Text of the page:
In my first month in my new apartment, I managed to finish seven books. In the Netherlands everything is still closed due to the pandemic, so for me there isn't much to do other than reading and cooking. Bérengère Cournut's De piedra y hueso was the January book at Spanish book club Bookish, while Cho Nam-Joo's Kim Jiyoun, Born 1982 was my February choice at Rare Birds Book Club. I also picked up Elizabeth Day's The Party (a previous book by Bookish), Gary Vaynerchuk's Crush It (recommended by my brother), Nicholas Lesica's A Conversation About Healthy Food (interesting title and very cheap as eBook), Mary Karr's A Liars' Club (huge Mary Karr fan) and I FINALLY finished Almudena Grandes' La Madre de Frankenstein. The majority of these were great books!

The Party - Elizabeth Day ⭐⭐

Elizabeth Day's The Party was one of the 2020 books chosen by Spanish book club Bookish. Back then, I hadn't yet joined them so when I saw the Dutch version on discount in the eBook store I decided to give it a go. This book is about a friendship between two guys who meet in high school. One is there on a scholarship (Martin), while the other is from an aristocrat family (Ben). Both guys are pretty unlikeable I have to say, including their wives at a later age. At the beginning of the book the four of them are at Ben's sophisticated 40th birthday party where some mysterious violent incident happened. The book explains all the events happening until this party, from high school until their late 30s. I was kind of waiting for something big to happen or some kind of twist, but it never really happened. Unlikeable characters and a boring plot didn't do it for me unfortunately.

Crush It!: Why NOW Is the Time to Cash In on Your Passion - Gary Vaynerchuk ⭐⭐⭐⭐

This book was recommended to me by my brother. Gary Vaynerchuk talks about how to make money out of your passion with the power of the internet. At times, this book was a little outdated (published in 2009), but I could still see what his point was. This is a short and powerful book that inspires me to take action myself and put the hours of work in.

La madre de Frankenstein - Almudena Grandes ⭐⭐⭐⭐

I am a huge fan of the writing style of Almudena Grandes and I wanted to read her latest book for a while now. One of the things that Almudena excels in is bringing her characters to life on paper. This is mainly because she describes their emotions and thoughts in a lot of detail. Unfortunately, this is also means that her books are very, very long! As Spanish isn't my first language, I lost interest a little bit in the middle section and it therefore took me almost four months to finish this book. The book is about a psychiatrist who returns to Spain in 1954 to work in an institution for women, a patient who has killed her own daughter, and a nurse who is the only one that cares about that patient. The stories of these three characters, sometimes interwoven, are very interesting and told in great detail.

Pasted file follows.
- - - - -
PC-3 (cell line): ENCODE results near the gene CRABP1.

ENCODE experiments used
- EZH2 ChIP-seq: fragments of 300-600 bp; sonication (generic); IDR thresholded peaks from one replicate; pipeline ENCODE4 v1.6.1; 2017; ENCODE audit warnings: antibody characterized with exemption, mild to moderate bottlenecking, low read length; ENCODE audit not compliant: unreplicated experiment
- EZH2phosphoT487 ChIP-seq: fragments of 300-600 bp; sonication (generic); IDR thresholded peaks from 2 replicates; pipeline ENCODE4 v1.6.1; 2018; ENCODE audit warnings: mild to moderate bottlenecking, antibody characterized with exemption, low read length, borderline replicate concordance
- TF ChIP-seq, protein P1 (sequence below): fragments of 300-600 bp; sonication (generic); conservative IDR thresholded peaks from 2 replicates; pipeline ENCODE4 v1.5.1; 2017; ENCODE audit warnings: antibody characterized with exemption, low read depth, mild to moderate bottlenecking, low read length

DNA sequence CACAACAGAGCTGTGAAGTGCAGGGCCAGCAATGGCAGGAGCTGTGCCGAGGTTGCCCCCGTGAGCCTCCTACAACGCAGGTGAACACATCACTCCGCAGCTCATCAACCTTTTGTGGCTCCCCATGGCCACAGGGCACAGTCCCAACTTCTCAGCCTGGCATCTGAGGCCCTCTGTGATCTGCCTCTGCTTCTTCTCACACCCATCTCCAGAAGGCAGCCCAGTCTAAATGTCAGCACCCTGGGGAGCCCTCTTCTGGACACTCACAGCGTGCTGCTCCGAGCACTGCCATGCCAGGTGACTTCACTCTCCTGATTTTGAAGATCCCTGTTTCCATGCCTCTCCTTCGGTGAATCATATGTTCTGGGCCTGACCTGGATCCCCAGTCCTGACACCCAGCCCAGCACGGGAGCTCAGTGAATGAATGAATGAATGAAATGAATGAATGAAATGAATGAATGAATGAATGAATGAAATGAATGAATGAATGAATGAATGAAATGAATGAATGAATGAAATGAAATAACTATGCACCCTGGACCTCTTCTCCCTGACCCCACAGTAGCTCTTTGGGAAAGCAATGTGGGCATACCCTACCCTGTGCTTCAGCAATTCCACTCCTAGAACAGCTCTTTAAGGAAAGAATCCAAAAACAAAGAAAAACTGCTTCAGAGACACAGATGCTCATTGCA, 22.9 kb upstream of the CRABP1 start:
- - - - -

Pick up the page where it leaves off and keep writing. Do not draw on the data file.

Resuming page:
Kim Jiyoung, Born 1982 - Cho Nam-Joo ⭐⭐⭐⭐

Cho Nam-Joo's Kim Jiyoung was my February pick at Rare Birds Book Club. The book tells the story of Kim Jiyoung, a Korean everywoman who experiences misogyny throughout her whole life: in her childhood, in school, at work, as a wife and as a mother. The book caused a lot of controversy and outrage in Korea. I gave this book four stars because the subject of it is just so important, but I wasn't a big fan of the writing style though. The story was told in a very clinical way, which in the end made a lot of sense, but it wasn't necessarily nice to read.

De piedra y hueso - Bérengère Cournut ⭐⭐

I couple of weeks ago I finally signed up for a subscription at Spanish book club Bookish. However, I just missed out on their January book: De piedra y hueso by Bérengère Cournut. In my excitement I decided the buy the book myself. The story is about the way of living of the Inuit. The writer put a lot of research into this book for which I have a lot of respect, however I just didn't click with this story at all. The Inuit religion and beliefs are very interesting, but they also seem a little ridiculous to me. There was also a lot of poetry in the book which just isn't my thing and I found myself skipping most of these parts.

A Conversation About Healthy Eating - Nicholas Lesica ⭐⭐⭐⭐

In the last couple of years I've become very interested in learning about healthy foods and healthy eating habits. I stumbled onto this book as my next read, which is actually currently a bargain as an eBook (€ 1,42). In this book the writer explains the process of eating in the form of a conversation between a scientist and a friend. Based on research, the writer explains topics like metabolism, digestion, gut bacteria, hormones, neuroscience and the immune system in a very clear and simple way. I hugely recommend this book to anyone who want to change their eating habits and don't want to be deceived by the so-called health recommendations in the media.

The Liars' Club - Mary Karr ⭐⭐⭐⭐

I previously read Mary Karr's Lit which I absolutely loved. I'm a fan of Mary's honest and direct writing style so I planned on reading The Liars' Club, her first big published success. While I preferred Lit, I still really liked this book. The Liars' Club is a memoir about Mary Karr's dysfunctional childhood and it includes some really disturbing events. While both of her parents have issues with alcohol, her mother is also mentally unstable. At the end of the book, Mary explains partly why her mother has these issues, something I didn't see coming at all. Mary is an excellent writer and I love how she uses her sense of humour while talking about some serious, troubling events. Her other memoir, Cherry, is already sitting in my book case and will definitely be one of my next reads.